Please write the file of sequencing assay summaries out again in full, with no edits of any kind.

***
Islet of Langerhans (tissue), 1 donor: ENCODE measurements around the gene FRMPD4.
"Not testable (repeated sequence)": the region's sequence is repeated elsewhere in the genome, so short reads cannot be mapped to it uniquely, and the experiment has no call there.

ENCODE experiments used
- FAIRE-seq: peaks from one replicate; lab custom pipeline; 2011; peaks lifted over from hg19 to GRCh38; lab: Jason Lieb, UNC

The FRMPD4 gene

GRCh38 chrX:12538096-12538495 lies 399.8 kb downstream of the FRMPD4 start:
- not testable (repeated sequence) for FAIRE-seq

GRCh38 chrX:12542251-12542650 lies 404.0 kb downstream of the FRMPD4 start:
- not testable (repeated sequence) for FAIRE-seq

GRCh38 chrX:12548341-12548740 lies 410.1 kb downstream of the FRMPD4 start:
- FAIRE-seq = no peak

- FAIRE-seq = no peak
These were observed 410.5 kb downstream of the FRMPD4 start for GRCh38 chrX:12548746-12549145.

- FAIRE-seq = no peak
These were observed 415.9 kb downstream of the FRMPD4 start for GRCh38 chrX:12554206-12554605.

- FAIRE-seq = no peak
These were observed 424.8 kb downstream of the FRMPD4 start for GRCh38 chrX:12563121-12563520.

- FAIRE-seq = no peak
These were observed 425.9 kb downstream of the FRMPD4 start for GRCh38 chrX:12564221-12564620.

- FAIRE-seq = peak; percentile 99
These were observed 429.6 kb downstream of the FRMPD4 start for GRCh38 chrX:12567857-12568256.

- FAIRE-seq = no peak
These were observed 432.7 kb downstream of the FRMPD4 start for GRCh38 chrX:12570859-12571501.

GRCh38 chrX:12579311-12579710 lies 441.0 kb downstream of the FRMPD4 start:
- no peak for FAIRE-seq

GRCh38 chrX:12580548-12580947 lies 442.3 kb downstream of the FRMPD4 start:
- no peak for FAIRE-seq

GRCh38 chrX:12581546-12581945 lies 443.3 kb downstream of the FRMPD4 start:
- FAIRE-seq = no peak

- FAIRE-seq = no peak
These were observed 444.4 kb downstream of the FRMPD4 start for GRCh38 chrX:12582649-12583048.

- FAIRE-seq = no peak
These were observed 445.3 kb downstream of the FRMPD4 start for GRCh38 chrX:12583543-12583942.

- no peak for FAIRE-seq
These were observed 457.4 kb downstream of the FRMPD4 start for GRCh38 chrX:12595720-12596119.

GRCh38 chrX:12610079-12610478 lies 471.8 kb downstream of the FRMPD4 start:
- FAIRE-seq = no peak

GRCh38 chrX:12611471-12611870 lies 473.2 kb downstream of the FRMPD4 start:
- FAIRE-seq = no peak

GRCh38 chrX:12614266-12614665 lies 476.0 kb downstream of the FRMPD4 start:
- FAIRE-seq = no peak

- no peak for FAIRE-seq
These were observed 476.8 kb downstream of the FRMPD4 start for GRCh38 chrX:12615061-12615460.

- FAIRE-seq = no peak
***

Islet of Langerhans (tissue), 1 donor: ENCODE measurements around the gene FRMPD4.
"Not testable (repeated sequence)": the region's sequence is repeated elsewhere in the genome, so short reads cannot be mapped to it uniquely, and the experiment has no call there.

ENCODE experiments used
- FAIRE-seq: peaks from one replicate; lab custom pipeline; 2011; peaks lifted over from hg19 to GRCh38; lab: Jason Lieb, UNC

The FRMPD4 gene

GRCh38 chrX:12538096-12538495 lies 399.8 kb downstream of the FRMPD4 start:
- not testable (repeated sequence) for FAIRE-seq

GRCh38 chrX:12542251-12542650 lies 404.0 kb downstream of the FRMPD4 start:
- not testable (repeated sequence) for FAIRE-seq

GRCh38 chrX:12548341-12548740 lies 410.1 kb downstream of the FRMPD4 start:
- FAIRE-seq = no peak

- FAIRE-seq = no peak
These were observed 410.5 kb downstream of the FRMPD4 start for GRCh38 chrX:12548746-12549145.

- FAIRE-seq = no peak
These were observed 415.9 kb downstream of the FRMPD4 start for GRCh38 chrX:12554206-12554605.

- FAIRE-seq = no peak
These were observed 424.8 kb downstream of the FRMPD4 start for GRCh38 chrX:12563121-12563520.

- FAIRE-seq = no peak
These were observed 425.9 kb downstream of the FRMPD4 start for GRCh38 chrX:12564221-12564620.

- FAIRE-seq = peak; percentile 99
These were observed 429.6 kb downstream of the FRMPD4 start for GRCh38 chrX:12567857-12568256.

- FAIRE-seq = no peak
These were observed 432.7 kb downstream of the FRMPD4 start for GRCh38 chrX:12570859-12571501.

GRCh38 chrX:12579311-12579710 lies 441.0 kb downstream of the FRMPD4 start:
- no peak for FAIRE-seq

GRCh38 chrX:12580548-12580947 lies 442.3 kb downstream of the FRMPD4 start:
- no peak for FAIRE-seq

GRCh38 chrX:12581546-12581945 lies 443.3 kb downstream of the FRMPD4 start:
- FAIRE-seq = no peak

- FAIRE-seq = no peak
These were observed 444.4 kb downstream of the FRMPD4 start for GRCh38 chrX:12582649-12583048.

- FAIRE-seq = no peak
These were observed 445.3 kb downstream of the FRMPD4 start for GRCh38 chrX:12583543-12583942.

- no peak for FAIRE-seq
These were observed 457.4 kb downstream of the FRMPD4 start for GRCh38 chrX:12595720-12596119.

GRCh38 chrX:12610079-12610478 lies 471.8 kb downstream of the FRMPD4 start:
- FAIRE-seq = no peak

GRCh38 chrX:12611471-12611870 lies 473.2 kb downstream of the FRMPD4 start:
- FAIRE-seq = no peak

GRCh38 chrX:12614266-12614665 lies 476.0 kb downstream of the FRMPD4 start:
- FAIRE-seq = no peak

- no peak for FAIRE-seq
These were observed 476.8 kb downstream of the FRMPD4 start for GRCh38 chrX:12615061-12615460.

- FAIRE-seq = no peak